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Dietary adherence in the Women's Health Initiative Dietary Modification Trial.
J Am Diet Assoc. 2004 Apr; 104(4):654-8.JA

Abstract

This article describes adherence to a low-fat dietary pattern (less than 20% energy from fat, five or more fruit/vegetable and six or more grain servings daily) in Years 1 and 5 of the Women's Health Initiative Dietary Modification Trial, which was designed to examine the effects of a low-fat dietary pattern on risk of breast and colorectal cancers and other chronic diseases in postmenopausal women. Participants were randomly assigned to a low-fat dietary intervention arm (40%, n=19,542) or a usual diet control arm (60%, n=29,294). Women in the intervention arm completed 18 group sessions during the first year, followed by quarterly annual maintenance sessions. Adherence was assessed as control minus intervention (C-I) group differences in percent total energy from fat as estimated by a food frequency questionnaire. Based on these self-reported dietary data, mean C-I was 10.9 percentage points of energy from fat at Year 1, decreasing to 9.0 at Year 5. Factors associated with poorer adherence were being older, being African American or Hispanic (compared with white), having low income, and being obese. Group session attendance was strongly associated with better dietary adherence. There are many limitations of self-reported dietary data, particularly related to social desirability and intervention-associated bias. Nonetheless, these data indicate that long-term dietary change was achieved in this clinical trial setting and reinforce the potential of the ongoing trial to answer questions of public health importance.

Authors

No affiliation info available

Pub Type(s)

Clinical Trial
Journal Article
Multicenter Study
Randomized Controlled Trial
Research Support, Non-U.S. Gov't

Language

eng

PubMed ID

15054353

Citation

Women's Health Initiative Study Group. "Dietary Adherence in the Women's Health Initiative Dietary Modification Trial." Journal of the American Dietetic Association, vol. 104, no. 4, 2004, pp. 654-8.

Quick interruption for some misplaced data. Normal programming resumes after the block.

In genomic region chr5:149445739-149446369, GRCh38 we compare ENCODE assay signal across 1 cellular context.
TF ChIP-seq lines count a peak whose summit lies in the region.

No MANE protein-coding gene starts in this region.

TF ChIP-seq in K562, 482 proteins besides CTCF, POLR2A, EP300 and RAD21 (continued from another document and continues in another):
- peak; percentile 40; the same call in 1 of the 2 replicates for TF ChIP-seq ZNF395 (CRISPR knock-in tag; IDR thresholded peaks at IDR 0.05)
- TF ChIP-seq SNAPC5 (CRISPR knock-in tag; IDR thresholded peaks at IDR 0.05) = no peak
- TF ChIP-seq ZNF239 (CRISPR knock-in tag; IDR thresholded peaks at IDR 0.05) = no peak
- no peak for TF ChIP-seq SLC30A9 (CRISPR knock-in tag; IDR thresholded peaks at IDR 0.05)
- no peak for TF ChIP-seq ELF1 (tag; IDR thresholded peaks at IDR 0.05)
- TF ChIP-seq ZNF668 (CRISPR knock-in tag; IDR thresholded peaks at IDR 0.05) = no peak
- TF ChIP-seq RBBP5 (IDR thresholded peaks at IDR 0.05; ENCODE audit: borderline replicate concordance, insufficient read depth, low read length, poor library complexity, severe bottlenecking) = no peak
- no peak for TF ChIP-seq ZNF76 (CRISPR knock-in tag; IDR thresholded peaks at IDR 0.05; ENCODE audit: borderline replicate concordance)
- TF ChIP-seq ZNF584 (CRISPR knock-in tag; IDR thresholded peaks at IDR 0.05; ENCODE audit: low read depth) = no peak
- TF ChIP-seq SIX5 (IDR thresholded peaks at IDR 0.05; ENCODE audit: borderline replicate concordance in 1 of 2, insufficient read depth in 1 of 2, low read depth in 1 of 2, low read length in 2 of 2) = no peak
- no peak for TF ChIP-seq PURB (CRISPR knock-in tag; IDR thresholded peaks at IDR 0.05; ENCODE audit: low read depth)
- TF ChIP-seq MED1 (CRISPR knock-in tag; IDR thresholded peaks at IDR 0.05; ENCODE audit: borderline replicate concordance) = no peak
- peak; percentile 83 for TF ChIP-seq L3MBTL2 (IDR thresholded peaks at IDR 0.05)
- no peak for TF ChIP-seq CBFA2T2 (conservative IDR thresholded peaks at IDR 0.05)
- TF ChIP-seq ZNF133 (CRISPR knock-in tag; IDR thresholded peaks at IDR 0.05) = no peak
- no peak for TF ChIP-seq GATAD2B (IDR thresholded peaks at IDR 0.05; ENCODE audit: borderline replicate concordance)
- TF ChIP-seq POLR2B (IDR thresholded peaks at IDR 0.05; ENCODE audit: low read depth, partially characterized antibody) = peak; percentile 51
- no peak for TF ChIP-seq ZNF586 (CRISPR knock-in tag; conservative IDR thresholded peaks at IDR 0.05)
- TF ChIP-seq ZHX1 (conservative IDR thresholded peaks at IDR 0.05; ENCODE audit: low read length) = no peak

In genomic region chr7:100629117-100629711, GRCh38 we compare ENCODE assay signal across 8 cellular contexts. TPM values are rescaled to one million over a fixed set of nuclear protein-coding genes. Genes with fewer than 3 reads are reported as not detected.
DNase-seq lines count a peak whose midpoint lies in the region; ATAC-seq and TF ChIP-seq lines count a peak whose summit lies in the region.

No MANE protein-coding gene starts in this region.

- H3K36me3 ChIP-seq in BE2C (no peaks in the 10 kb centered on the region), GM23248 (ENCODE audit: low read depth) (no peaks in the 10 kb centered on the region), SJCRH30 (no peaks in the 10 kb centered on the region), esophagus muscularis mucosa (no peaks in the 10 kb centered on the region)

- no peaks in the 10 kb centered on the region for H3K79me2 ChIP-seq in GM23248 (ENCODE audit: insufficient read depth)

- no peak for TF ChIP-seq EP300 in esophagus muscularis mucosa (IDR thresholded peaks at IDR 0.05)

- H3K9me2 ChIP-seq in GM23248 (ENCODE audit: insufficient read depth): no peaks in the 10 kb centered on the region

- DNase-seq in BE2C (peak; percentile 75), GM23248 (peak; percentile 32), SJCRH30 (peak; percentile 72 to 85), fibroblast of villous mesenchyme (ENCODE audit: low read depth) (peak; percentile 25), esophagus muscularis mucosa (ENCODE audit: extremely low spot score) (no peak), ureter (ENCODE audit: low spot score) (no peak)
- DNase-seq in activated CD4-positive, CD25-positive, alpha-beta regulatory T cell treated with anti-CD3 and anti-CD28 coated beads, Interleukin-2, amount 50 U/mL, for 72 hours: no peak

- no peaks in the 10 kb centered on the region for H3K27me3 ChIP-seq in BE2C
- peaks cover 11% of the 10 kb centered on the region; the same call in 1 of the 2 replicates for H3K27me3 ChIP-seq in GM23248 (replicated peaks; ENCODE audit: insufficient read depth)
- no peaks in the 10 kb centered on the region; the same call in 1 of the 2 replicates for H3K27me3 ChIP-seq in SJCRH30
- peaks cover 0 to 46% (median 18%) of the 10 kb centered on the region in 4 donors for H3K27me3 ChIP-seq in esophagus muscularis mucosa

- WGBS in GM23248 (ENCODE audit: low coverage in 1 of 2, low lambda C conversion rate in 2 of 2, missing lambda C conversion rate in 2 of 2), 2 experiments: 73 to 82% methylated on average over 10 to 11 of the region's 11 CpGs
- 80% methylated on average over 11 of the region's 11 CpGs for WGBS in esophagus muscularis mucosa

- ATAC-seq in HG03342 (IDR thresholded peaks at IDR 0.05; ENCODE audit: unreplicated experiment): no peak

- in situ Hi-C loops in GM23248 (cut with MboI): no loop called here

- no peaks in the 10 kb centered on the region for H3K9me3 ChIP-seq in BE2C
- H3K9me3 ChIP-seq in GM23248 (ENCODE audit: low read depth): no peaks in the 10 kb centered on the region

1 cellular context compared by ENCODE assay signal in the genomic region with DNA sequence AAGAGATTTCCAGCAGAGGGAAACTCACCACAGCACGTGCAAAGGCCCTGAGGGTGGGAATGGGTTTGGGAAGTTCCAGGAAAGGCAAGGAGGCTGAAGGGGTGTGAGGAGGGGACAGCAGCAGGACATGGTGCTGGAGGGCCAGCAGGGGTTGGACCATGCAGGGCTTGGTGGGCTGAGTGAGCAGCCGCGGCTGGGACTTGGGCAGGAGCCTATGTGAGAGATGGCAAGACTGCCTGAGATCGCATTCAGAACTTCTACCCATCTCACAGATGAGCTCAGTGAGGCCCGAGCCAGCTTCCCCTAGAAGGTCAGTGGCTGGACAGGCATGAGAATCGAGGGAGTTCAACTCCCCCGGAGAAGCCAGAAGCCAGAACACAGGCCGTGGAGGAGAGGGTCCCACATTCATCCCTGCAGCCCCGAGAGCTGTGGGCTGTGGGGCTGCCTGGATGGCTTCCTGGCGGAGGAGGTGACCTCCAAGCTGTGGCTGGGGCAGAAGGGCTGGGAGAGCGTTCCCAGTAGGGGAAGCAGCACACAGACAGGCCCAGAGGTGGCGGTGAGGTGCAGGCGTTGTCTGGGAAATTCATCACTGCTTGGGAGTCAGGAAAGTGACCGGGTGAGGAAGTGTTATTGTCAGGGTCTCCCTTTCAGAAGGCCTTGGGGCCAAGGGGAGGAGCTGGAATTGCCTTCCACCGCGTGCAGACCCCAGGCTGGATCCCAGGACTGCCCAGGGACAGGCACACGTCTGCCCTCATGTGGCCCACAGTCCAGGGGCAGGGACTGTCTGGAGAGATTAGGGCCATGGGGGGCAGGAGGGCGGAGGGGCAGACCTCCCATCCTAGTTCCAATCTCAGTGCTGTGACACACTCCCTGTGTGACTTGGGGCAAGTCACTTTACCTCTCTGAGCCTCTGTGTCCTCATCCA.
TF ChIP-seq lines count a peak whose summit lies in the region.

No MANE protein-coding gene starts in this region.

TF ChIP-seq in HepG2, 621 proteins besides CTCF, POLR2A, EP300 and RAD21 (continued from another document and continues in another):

Women's Health Initiative Study Group. Dietary adherence in the Women's Health Initiative Dietary Modification Trial. J Am Diet Assoc. 2004;104(4):654-8.
Women's Health Initiative Study Group. (2004). Dietary adherence in the Women's Health Initiative Dietary Modification Trial. Journal of the American Dietetic Association, 104(4), 654-8.
Women's Health Initiative Study Group. Dietary Adherence in the Women's Health Initiative Dietary Modification Trial. J Am Diet Assoc. 2004;104(4):654-8. PubMed PMID: 15054353.
* Article titles in AMA citation format should be in sentence-case
TY - JOUR T1 - Dietary adherence in the Women's Health Initiative Dietary Modification Trial. A1 - ,, PY - 2004/4/1/pubmed PY - 2004/5/27/medline PY - 2004/4/1/entrez SP - 654 EP - 8 JF - Journal of the American Dietetic Association JO - J Am Diet Assoc VL - 104 IS - 4 N2 - This article describes adherence to a low-fat dietary pattern (less than 20% energy from fat, five or more fruit/vegetable and six or more grain servings daily) in Years 1 and 5 of the Women's Health Initiative Dietary Modification Trial, which was designed to examine the effects of a low-fat dietary pattern on risk of breast and colorectal cancers and other chronic diseases in postmenopausal women. Participants were randomly assigned to a low-fat dietary intervention arm (40%, n=19,542) or a usual diet control arm (60%, n=29,294). Women in the intervention arm completed 18 group sessions during the first year, followed by quarterly annual maintenance sessions. Adherence was assessed as control minus intervention (C-I) group differences in percent total energy from fat as estimated by a food frequency questionnaire. Based on these self-reported dietary data, mean C-I was 10.9 percentage points of energy from fat at Year 1, decreasing to 9.0 at Year 5. Factors associated with poorer adherence were being older, being African American or Hispanic (compared with white), having low income, and being obese. Group session attendance was strongly associated with better dietary adherence. There are many limitations of self-reported dietary data, particularly related to social desirability and intervention-associated bias. Nonetheless, these data indicate that long-term dietary change was achieved in this clinical trial setting and reinforce the potential of the ongoing trial to answer questions of public health importance. SN - 0002-8223 UR - https://www.unboundmedicine.com/medline/citation/15054353/Dietary_adherence_in_the_Women's_Health_Initiative_Dietary_Modification_Trial_ L2 - https://linkinghub.elsevier.com/retrieve/pii/S000282230400015X DB - PRIME DP - Unbound Medicine ER -